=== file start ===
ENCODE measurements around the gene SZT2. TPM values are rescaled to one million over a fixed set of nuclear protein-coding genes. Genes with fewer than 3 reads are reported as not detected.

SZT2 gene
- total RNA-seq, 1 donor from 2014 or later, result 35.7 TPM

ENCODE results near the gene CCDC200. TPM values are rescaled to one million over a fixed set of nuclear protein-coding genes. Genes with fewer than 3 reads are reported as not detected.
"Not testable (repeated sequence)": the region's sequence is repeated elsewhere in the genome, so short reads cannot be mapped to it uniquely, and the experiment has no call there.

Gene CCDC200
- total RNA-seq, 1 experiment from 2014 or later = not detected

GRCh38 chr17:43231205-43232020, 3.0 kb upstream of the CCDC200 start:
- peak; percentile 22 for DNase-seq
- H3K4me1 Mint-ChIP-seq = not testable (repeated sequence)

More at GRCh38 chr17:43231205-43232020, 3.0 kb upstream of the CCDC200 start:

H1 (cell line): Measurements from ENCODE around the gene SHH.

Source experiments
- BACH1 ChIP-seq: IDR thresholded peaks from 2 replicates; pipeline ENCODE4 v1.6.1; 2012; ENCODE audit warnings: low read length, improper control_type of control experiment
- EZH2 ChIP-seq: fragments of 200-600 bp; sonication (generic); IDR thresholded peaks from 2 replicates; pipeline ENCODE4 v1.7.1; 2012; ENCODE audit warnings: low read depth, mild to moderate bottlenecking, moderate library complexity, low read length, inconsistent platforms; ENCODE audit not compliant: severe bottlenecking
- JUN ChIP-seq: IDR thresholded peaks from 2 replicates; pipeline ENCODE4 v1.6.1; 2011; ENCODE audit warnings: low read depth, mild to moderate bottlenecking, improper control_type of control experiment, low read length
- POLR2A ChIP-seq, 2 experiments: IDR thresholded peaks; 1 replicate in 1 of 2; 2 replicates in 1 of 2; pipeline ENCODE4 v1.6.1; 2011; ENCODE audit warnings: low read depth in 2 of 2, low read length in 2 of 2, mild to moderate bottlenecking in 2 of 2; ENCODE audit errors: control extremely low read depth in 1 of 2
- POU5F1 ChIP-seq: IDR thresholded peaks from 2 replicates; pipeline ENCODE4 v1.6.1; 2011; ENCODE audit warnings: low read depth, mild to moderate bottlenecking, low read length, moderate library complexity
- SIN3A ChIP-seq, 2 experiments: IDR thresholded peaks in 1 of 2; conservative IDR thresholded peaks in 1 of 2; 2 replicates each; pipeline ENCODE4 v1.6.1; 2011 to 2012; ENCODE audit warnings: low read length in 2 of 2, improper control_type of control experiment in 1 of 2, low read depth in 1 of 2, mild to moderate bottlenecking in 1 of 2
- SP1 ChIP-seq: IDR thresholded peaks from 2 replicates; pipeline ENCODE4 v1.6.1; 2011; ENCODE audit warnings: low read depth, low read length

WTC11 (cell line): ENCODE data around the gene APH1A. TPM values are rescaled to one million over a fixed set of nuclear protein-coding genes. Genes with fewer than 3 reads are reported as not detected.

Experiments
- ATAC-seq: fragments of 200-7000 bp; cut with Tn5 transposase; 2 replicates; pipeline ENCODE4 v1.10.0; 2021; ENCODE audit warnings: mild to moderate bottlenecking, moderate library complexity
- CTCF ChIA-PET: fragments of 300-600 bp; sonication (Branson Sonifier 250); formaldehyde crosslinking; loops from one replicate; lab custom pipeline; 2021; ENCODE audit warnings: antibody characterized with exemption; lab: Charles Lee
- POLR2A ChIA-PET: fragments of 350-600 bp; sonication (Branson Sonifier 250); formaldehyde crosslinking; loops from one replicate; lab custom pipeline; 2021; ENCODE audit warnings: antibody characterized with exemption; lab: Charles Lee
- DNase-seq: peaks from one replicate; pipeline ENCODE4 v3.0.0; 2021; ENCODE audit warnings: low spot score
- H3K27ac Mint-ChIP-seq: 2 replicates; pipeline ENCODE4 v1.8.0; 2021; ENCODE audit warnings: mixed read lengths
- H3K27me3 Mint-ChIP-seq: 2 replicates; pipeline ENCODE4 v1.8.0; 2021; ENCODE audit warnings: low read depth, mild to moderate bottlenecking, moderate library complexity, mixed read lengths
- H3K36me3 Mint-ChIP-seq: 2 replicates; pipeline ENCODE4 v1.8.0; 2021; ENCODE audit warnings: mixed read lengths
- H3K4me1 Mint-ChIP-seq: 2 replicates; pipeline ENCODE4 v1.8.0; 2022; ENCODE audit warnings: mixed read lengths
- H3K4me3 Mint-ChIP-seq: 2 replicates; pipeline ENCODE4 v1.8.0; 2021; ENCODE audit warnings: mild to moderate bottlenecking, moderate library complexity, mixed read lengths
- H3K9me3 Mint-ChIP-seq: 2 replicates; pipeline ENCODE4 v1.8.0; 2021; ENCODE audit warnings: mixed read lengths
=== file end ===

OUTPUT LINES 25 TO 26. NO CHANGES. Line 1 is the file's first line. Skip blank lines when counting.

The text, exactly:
- POLR2A ChIA-PET: fragments of 350-600 bp; sonication (Branson Sonifier 250); formaldehyde crosslinking; loops from one replicate; lab custom pipeline; 2021; ENCODE audit warnings: antibody characterized with exemption; lab: Charles Lee
- DNase-seq: peaks from one replicate; pipeline ENCODE4 v3.0.0; 2021; ENCODE audit warnings: low spot score